Garrett Gazette - January 16, 2007
On Sunday, in honor of the birth and life of the Reverend Martin Luther King, Jr., my office participated in a celebration in Trenton, New Jersey. My office delivered the following remarks on my behalf:
"Dr. King is an essential part of the American story, but he did so much more than even the history books teach us. True, he led a civil rights movement that brought real liberty to millions of black Americans. True, he maintained a peacefulness in protest in a time of incredible violence and hate. And, true, he spoke with an eloquence that still surpasses many of the greatest orators of history.
"But, his real legacy was the strength he gave us as a people. He taught Americans, black and white, across generations and gender and faith, to believe in the words of our Founding Fathers - that all men are created equal and endowed by their Creator with the right to life, liberty, and the pursuit of happiness. He taught us that with honesty in our beliefs and perseverance, we too could overcome the boundaries of prejudice and could make those words ring true for all.
"Dr. King and his gracious wife, Coretta, will forever hold a special place in the hearts, minds, and souls of freedom-loving people around the globe."
Member of Congress
ISSUE OF THE WEEK: CONGRESSMAN GARRETT TO REINTRODUCE AMT RELIEF BILL
In 2004, more than 1 out of every 10 tax filers in New Jersey's Fifth District were required to calculate their taxes using two different formulae - the typical tax system and the Alternative Minimum Tax system - and then were required to pay the tax liability that was highest. This makes our district the eighth most heavily impacted district in the nation.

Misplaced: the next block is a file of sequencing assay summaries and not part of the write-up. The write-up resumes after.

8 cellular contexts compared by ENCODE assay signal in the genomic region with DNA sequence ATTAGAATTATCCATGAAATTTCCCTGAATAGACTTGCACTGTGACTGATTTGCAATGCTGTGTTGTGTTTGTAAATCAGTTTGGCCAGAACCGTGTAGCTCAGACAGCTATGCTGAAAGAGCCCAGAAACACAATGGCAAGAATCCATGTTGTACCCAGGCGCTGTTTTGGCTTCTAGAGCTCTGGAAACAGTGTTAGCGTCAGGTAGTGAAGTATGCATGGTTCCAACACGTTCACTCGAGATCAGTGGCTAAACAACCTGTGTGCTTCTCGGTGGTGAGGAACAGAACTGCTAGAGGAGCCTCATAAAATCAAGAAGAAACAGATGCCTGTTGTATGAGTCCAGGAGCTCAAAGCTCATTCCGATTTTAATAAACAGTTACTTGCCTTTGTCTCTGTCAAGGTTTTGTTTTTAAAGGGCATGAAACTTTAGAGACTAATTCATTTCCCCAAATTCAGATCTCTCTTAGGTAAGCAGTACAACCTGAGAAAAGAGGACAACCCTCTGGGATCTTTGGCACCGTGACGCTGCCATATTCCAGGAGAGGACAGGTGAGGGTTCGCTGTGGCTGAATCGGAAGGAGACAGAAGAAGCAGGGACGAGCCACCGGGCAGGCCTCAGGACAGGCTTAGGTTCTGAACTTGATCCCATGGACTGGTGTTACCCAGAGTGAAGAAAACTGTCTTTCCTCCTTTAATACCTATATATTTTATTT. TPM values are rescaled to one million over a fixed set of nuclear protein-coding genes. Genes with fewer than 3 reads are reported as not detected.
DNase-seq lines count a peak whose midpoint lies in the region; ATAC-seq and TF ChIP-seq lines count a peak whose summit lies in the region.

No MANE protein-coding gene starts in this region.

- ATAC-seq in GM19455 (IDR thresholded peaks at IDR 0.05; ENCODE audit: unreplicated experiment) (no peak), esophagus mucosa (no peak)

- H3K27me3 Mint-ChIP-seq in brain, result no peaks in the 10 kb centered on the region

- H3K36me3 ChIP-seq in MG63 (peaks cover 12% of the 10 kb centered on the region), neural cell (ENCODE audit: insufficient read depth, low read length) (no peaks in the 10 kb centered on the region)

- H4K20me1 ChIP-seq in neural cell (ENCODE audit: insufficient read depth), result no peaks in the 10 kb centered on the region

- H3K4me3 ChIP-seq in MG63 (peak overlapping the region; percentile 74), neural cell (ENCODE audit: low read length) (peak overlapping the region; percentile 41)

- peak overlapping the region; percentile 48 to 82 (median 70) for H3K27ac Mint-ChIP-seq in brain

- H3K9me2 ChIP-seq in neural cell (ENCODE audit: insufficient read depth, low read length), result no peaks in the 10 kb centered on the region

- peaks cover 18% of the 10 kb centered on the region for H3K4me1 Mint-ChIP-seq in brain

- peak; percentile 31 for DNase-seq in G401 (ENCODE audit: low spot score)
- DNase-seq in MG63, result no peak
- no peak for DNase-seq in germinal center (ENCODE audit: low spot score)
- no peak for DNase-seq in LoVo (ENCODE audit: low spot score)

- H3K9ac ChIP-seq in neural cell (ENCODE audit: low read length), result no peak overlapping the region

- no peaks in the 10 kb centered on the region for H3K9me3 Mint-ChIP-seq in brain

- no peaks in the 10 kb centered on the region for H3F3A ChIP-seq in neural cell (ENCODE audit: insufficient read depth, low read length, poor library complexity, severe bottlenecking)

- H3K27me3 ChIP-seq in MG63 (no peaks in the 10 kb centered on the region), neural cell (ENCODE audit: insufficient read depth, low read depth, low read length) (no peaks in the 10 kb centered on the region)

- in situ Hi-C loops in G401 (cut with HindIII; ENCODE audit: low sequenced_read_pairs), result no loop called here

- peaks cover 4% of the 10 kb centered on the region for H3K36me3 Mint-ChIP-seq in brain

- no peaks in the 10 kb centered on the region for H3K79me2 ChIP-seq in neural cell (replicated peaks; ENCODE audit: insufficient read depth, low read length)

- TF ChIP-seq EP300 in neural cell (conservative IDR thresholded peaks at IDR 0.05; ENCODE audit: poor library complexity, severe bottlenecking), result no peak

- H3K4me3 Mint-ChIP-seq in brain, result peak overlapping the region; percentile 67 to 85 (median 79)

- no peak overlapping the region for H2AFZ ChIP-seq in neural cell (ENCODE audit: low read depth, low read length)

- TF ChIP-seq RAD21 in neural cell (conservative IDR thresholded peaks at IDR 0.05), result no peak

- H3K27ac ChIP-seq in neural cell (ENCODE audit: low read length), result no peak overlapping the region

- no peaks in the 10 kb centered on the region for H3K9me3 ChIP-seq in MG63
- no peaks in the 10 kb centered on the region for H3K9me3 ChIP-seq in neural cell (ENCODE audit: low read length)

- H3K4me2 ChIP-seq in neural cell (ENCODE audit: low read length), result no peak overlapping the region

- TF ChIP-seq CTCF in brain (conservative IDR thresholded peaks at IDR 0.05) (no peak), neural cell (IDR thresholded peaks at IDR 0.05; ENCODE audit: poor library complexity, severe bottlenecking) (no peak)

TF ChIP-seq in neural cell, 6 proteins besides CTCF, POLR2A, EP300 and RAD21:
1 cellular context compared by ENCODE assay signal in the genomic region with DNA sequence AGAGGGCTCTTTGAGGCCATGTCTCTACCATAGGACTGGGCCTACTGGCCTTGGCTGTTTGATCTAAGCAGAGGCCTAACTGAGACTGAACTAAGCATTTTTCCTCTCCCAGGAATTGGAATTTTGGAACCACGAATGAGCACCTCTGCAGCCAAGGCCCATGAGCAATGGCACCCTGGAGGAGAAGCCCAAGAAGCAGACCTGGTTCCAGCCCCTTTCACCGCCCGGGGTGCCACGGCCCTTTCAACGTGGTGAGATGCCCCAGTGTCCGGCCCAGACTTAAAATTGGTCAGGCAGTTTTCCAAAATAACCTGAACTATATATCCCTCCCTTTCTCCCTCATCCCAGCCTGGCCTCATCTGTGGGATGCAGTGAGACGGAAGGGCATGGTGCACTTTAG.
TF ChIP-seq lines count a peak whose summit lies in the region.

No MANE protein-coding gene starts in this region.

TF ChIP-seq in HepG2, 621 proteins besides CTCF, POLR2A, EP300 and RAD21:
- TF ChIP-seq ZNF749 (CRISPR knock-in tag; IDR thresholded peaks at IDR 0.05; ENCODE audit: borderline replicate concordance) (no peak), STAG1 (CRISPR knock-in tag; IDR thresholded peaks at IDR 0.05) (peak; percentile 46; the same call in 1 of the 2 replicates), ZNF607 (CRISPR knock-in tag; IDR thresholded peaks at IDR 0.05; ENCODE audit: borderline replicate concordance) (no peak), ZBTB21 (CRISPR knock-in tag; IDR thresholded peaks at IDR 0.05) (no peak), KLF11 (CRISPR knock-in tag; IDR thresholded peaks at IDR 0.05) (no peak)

The Alternative Minimum Tax, or AMT, is a parallel tax universe that was initially established to keep high-income taxpayers from avoiding a significant portion of their tax liability. But, the arcane structure has spread into the middle class and applied to more than 4 million families in 2005. These are solidly middle-class families, such as couples that make more than $58,000 a year and itemize their deductions.
If left unaddressed by Congress, more and more taxpayers will become ensnared in the AMT. In fact, the Joint Committee on Taxation estimates that the number of AMT returns will reach 19 million in 2006, and peak at 29 million in 2010 - that's nearly 20 percent of all tax filers.
I have been a strong proponent of efforts to reform the AMT. The average AMT taxpayer in New Jersey's Fifth District paid an additional $4,113 in taxes in 2004. The AMT so heavily affects our district for many reasons, but chief amongst them is our high state and local tax burden. In the typical tax system, taxpayers may deduct state and local taxes paid from their income taxes, but the AMT does not allow for this deduction. And, as a result, the AMT liability is higher. To remedy this, I plan to reintroduce my legislation to provide for an AMT deduction for state and local taxes later this week.
I am also circulating a letter amongst my colleagues to the Chairman and Ranking Republican of the House Ways and Means Committee urging them to bring AMT relief to the House floor as quickly as possible. I am hopeful that they will respond favorably and soon.